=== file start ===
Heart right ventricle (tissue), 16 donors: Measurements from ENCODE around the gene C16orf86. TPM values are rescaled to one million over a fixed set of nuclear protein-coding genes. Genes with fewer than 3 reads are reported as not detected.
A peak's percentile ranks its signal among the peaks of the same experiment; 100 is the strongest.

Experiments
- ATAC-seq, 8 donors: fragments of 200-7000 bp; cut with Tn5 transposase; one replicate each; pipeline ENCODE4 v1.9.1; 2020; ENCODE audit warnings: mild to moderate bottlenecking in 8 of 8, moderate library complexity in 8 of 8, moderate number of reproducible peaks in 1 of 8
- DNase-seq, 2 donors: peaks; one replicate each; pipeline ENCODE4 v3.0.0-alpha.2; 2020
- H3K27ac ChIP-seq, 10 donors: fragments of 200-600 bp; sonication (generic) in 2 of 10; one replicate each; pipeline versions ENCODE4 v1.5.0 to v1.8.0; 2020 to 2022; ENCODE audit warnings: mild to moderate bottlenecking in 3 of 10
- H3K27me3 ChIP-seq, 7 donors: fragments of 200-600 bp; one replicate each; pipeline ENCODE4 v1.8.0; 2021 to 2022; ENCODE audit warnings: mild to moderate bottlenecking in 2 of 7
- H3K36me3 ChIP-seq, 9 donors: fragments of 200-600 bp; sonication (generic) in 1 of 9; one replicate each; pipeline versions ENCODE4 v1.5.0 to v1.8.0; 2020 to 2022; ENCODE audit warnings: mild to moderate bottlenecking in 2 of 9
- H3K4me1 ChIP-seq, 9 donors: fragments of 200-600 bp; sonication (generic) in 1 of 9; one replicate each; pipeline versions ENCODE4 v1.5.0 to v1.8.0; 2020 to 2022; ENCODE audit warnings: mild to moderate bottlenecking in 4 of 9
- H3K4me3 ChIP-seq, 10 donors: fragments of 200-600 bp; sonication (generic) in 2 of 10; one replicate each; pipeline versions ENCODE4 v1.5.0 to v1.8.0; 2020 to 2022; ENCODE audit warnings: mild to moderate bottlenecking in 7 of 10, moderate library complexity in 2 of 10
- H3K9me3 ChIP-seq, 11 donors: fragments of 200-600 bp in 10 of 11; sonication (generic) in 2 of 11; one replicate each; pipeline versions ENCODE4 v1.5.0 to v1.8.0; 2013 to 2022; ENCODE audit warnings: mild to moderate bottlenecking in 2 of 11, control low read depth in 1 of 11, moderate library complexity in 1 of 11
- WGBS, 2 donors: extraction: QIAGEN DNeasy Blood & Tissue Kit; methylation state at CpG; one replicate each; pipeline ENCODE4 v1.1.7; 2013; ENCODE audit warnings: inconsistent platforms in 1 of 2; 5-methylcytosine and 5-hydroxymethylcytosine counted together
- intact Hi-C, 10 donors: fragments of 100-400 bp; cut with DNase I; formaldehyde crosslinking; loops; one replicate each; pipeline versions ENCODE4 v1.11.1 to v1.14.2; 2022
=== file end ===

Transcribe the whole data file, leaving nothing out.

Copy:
Heart right ventricle (tissue), 16 donors: Measurements from ENCODE around the gene C16orf86. TPM values are rescaled to one million over a fixed set of nuclear protein-coding genes. Genes with fewer than 3 reads are reported as not detected.
A peak's percentile ranks its signal among the peaks of the same experiment; 100 is the strongest.

Experiments
- ATAC-seq, 8 donors: fragments of 200-7000 bp; cut with Tn5 transposase; one replicate each; pipeline ENCODE4 v1.9.1; 2020; ENCODE audit warnings: mild to moderate bottlenecking in 8 of 8, moderate library complexity in 8 of 8, moderate number of reproducible peaks in 1 of 8
- DNase-seq, 2 donors: peaks; one replicate each; pipeline ENCODE4 v3.0.0-alpha.2; 2020
- H3K27ac ChIP-seq, 10 donors: fragments of 200-600 bp; sonication (generic) in 2 of 10; one replicate each; pipeline versions ENCODE4 v1.5.0 to v1.8.0; 2020 to 2022; ENCODE audit warnings: mild to moderate bottlenecking in 3 of 10
- H3K27me3 ChIP-seq, 7 donors: fragments of 200-600 bp; one replicate each; pipeline ENCODE4 v1.8.0; 2021 to 2022; ENCODE audit warnings: mild to moderate bottlenecking in 2 of 7
- H3K36me3 ChIP-seq, 9 donors: fragments of 200-600 bp; sonication (generic) in 1 of 9; one replicate each; pipeline versions ENCODE4 v1.5.0 to v1.8.0; 2020 to 2022; ENCODE audit warnings: mild to moderate bottlenecking in 2 of 9
- H3K4me1 ChIP-seq, 9 donors: fragments of 200-600 bp; sonication (generic) in 1 of 9; one replicate each; pipeline versions ENCODE4 v1.5.0 to v1.8.0; 2020 to 2022; ENCODE audit warnings: mild to moderate bottlenecking in 4 of 9
- H3K4me3 ChIP-seq, 10 donors: fragments of 200-600 bp; sonication (generic) in 2 of 10; one replicate each; pipeline versions ENCODE4 v1.5.0 to v1.8.0; 2020 to 2022; ENCODE audit warnings: mild to moderate bottlenecking in 7 of 10, moderate library complexity in 2 of 10
- H3K9me3 ChIP-seq, 11 donors: fragments of 200-600 bp in 10 of 11; sonication (generic) in 2 of 11; one replicate each; pipeline versions ENCODE4 v1.5.0 to v1.8.0; 2013 to 2022; ENCODE audit warnings: mild to moderate bottlenecking in 2 of 11, control low read depth in 1 of 11, moderate library complexity in 1 of 11
- WGBS, 2 donors: extraction: QIAGEN DNeasy Blood & Tissue Kit; methylation state at CpG; one replicate each; pipeline ENCODE4 v1.1.7; 2013; ENCODE audit warnings: inconsistent platforms in 1 of 2; 5-methylcytosine and 5-hydroxymethylcytosine counted together
- intact Hi-C, 10 donors: fragments of 100-400 bp; cut with DNase I; formaldehyde crosslinking; loops; one replicate each; pipeline versions ENCODE4 v1.11.1 to v1.14.2; 2022